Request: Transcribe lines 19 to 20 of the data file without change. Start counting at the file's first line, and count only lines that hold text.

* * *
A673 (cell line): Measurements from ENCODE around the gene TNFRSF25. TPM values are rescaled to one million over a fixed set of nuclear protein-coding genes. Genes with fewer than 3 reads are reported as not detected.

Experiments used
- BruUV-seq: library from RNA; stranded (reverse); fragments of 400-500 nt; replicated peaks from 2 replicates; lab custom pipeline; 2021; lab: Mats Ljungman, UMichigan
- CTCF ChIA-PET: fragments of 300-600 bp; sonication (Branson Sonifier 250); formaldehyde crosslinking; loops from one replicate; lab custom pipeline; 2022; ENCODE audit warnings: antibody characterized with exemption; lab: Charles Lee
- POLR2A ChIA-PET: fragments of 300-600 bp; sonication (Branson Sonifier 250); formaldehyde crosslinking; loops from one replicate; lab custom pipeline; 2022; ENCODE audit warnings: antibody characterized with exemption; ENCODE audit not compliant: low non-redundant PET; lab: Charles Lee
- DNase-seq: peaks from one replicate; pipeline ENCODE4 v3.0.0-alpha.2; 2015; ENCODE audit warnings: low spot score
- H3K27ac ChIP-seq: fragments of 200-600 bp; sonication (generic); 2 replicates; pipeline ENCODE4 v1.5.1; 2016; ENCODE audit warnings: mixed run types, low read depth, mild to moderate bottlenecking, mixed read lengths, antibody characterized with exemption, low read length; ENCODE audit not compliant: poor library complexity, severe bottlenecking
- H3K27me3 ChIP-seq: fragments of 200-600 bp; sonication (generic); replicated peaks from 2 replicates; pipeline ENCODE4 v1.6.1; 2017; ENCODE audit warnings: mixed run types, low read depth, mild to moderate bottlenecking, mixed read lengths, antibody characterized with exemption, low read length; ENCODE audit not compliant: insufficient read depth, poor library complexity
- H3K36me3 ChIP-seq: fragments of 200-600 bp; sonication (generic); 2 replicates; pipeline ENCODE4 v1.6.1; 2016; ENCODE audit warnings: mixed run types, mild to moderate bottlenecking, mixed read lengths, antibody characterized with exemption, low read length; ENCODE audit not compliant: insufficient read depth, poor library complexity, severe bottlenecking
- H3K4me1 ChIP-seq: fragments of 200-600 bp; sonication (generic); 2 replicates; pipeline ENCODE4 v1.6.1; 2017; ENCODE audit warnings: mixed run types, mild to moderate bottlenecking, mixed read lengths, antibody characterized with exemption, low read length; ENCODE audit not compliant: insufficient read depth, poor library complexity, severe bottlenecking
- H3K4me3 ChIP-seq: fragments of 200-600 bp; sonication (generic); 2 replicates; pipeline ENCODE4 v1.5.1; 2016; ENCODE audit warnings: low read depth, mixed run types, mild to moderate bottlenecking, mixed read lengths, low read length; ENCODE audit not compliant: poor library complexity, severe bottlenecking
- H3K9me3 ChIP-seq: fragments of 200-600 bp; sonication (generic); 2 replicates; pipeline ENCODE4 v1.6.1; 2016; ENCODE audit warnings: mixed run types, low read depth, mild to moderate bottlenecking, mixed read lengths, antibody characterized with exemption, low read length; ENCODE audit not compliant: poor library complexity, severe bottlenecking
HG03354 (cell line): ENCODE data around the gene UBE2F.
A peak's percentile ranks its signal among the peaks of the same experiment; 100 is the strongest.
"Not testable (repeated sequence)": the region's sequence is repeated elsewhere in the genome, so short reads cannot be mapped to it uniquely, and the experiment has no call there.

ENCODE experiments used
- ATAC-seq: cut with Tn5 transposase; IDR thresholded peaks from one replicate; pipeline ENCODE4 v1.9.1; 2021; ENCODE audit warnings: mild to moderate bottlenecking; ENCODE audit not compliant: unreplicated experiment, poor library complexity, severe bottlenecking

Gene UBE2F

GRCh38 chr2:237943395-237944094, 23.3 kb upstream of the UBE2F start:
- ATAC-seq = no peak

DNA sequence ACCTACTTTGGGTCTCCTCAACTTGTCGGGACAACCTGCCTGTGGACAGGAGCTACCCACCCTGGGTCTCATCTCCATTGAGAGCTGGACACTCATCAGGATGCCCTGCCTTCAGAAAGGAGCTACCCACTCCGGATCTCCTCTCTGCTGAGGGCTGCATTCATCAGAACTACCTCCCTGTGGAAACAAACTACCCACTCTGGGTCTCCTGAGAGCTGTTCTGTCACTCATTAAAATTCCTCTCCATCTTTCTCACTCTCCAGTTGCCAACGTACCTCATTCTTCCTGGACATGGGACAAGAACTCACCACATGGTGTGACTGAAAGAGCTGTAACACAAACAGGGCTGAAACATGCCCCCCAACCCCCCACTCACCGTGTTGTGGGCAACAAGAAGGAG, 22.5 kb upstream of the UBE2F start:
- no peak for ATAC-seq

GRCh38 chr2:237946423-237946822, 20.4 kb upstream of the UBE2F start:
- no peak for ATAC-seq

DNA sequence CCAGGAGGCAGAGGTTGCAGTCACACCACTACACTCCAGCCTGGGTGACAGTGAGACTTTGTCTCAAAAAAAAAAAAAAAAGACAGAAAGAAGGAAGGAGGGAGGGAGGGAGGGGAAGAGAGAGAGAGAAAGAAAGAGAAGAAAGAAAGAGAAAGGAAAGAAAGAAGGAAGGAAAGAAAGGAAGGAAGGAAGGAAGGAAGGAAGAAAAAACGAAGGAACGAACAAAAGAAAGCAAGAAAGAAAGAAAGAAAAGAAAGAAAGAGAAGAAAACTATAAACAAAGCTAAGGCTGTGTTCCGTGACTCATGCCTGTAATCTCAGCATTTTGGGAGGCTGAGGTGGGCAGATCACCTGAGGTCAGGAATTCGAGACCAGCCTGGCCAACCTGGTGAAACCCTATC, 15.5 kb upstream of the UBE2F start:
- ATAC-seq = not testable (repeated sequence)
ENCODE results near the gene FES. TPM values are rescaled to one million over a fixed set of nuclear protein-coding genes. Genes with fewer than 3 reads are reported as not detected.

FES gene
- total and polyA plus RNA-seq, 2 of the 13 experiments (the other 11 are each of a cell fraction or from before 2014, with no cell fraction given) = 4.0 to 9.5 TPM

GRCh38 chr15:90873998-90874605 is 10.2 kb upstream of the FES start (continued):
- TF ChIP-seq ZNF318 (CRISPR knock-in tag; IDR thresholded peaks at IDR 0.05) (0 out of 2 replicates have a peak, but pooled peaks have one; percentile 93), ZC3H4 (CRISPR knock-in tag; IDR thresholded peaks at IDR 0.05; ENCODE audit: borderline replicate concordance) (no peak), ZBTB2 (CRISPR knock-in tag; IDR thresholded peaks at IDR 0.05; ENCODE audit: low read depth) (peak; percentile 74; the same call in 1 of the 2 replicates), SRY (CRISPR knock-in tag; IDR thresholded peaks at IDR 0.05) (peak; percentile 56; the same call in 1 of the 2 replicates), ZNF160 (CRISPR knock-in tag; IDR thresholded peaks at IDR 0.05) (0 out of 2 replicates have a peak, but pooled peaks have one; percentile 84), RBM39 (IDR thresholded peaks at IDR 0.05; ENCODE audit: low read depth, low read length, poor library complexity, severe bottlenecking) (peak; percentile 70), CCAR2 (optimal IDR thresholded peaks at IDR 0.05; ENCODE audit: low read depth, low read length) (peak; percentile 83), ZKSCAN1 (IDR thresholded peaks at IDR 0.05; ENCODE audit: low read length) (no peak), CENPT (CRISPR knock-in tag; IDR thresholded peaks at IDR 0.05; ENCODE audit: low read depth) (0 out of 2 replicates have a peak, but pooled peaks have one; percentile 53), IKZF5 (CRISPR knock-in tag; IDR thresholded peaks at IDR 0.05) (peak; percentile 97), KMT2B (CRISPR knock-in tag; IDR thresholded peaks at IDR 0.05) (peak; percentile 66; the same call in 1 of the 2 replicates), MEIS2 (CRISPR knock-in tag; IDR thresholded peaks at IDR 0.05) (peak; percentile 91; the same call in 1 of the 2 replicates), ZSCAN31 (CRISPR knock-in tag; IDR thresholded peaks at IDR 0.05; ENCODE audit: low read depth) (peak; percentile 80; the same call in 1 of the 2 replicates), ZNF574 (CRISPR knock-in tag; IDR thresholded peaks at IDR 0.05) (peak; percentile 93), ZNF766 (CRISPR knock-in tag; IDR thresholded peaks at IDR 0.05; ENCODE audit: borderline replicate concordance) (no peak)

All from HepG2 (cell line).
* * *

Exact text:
GRCh38 chr2:237943395-237944094, 23.3 kb upstream of the UBE2F start:
- ATAC-seq = no peak